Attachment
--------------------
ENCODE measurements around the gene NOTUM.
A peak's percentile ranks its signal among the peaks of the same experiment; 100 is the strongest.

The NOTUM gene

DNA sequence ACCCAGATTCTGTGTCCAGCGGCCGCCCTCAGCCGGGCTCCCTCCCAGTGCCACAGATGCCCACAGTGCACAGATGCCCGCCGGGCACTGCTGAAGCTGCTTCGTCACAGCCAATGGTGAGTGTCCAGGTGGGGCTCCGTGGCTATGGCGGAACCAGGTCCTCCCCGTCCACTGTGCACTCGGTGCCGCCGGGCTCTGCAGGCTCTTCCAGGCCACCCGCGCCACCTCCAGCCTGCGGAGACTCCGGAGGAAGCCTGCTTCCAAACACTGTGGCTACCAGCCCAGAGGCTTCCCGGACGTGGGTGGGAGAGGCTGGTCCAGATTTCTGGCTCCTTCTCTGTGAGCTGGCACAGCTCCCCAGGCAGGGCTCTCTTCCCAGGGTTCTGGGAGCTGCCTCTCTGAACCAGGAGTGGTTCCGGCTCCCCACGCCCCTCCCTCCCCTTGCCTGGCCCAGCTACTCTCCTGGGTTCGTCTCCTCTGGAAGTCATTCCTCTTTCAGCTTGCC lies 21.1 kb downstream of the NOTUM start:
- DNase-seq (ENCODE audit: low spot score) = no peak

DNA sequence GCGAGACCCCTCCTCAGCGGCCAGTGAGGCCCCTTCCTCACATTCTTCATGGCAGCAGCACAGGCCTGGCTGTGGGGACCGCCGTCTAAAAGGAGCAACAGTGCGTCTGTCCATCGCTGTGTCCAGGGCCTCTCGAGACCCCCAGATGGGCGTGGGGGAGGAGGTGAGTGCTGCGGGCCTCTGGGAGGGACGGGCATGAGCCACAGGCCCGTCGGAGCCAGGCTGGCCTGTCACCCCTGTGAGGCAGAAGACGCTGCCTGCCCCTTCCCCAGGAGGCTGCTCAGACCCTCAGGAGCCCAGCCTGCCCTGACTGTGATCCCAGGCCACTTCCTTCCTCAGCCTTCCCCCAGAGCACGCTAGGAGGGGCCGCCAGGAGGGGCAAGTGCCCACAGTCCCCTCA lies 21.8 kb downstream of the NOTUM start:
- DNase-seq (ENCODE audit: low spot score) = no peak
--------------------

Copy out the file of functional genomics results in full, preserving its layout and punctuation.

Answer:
ENCODE measurements around the gene NOTUM.
A peak's percentile ranks its signal among the peaks of the same experiment; 100 is the strongest.

The NOTUM gene

DNA sequence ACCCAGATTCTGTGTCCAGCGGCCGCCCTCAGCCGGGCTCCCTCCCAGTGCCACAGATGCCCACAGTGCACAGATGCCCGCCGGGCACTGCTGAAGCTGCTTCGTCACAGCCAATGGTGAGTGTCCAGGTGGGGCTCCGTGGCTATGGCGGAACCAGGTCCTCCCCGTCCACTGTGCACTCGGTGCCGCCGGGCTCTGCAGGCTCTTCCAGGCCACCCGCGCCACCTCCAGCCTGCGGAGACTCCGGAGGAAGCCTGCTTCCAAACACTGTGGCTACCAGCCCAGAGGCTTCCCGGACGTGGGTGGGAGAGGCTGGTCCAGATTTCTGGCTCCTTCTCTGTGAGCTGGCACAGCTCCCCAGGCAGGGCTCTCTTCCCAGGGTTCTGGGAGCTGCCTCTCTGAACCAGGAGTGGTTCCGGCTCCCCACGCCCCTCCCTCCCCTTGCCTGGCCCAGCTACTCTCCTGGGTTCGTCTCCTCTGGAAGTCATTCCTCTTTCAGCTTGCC lies 21.1 kb downstream of the NOTUM start:
- DNase-seq (ENCODE audit: low spot score) = no peak

DNA sequence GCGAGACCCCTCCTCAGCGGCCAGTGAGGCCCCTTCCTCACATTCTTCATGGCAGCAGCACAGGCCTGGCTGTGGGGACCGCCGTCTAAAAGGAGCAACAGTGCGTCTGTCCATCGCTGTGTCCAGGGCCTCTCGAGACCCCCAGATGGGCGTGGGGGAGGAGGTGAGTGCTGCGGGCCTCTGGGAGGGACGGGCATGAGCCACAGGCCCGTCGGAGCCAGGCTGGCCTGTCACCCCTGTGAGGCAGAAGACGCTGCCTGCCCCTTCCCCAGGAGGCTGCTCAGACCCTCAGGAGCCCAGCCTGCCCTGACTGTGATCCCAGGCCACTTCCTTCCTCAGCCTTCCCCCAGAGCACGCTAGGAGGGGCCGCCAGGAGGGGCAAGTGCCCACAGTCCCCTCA lies 21.8 kb downstream of the NOTUM start:
- DNase-seq (ENCODE audit: low spot score) = no peak